Thousands of visitors come to the U.S. daily, from all over the world. Some folks may come to the U.S. to remain for a long period of time for work, and others only come to visit. For those that want to only visit, there are many different ways to enter the U.S. For example, they may enter via a Visa Waiver Program or by obtaining a Visitor Visa from the U.S. Consulate in their country. The Visa Waiver Program allows people from certain countries to enter the U.S. without first obtaining a visa. However, for those who are not nationals of those qualifying countries, they must first obtain a visa before entering the U.S.
When a person enters the U.S. on a B-2 visitor visa, the U.S. Customs and Border Patrol (CBP) will designate a date of departure, usually about six months from the date of entry. However, the CBP has the discretion to limit the time allowed in the U.S., even with a visa. If a visitor remains in the U.S. past the time allotted by the CBP at the time of entry, they may start to accrue unlawful presence in the U.S. Accruing unlawful presence could potentially affect their ability to return to the U.S. in the future.
Many times visitors will remain in the U.S. after the time allotted under their visa without realizing the consequences of this action. After time, they will meet and marry a U.S. citizen or their children will be born in the U.S. as a citizen. Fortunately, for these people, there may be a way to adjust their status in the U.S. and obtain their Permanent Lawful Residence without ever leaving the U.S.! The law states that for those that were lawfully admitted to the U.S., and have immediate relatives in the U.S. can apply for adjustment of status. Immediate relatives are spouses, children, or parents of U.S. citizens. So although a visitor may have overstayed their visa, they may still qualify to obtain their green card while in the U.S.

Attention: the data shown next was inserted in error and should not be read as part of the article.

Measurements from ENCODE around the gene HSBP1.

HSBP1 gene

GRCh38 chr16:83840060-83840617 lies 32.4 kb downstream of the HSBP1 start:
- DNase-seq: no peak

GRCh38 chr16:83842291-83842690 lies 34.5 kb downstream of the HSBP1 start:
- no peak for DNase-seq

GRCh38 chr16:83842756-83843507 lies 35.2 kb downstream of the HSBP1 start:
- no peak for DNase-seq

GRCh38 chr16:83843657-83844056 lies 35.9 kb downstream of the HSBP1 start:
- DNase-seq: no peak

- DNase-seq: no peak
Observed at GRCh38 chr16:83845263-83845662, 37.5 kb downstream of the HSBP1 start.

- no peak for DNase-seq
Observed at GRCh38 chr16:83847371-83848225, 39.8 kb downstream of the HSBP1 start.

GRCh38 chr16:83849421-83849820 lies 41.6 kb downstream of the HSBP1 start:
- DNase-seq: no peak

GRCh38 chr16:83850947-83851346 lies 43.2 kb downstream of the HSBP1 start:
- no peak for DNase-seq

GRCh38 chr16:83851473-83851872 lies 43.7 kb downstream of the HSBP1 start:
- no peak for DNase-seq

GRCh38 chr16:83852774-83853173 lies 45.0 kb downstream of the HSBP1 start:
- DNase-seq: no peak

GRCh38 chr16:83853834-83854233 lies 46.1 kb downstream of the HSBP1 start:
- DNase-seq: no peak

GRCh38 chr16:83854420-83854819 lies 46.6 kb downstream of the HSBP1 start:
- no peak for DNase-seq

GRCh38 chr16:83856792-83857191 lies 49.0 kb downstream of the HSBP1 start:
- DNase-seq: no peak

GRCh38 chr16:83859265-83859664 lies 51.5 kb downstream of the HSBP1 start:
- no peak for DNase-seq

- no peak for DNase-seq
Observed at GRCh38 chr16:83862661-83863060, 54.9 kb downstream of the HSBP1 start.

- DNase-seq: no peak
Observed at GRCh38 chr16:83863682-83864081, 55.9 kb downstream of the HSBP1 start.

Of course, this benefit is at the discretion of USCIS and can depend on other peripheral factors such as preconceived intent. Also, there may be certain instances where a visitor may have been admitted to the U.S. on a different type of visa, such as a crewman visa. However, such issues are outside the scope of this article. Therefore, it is important to speak to an experience immigration attorney before applying for a green card.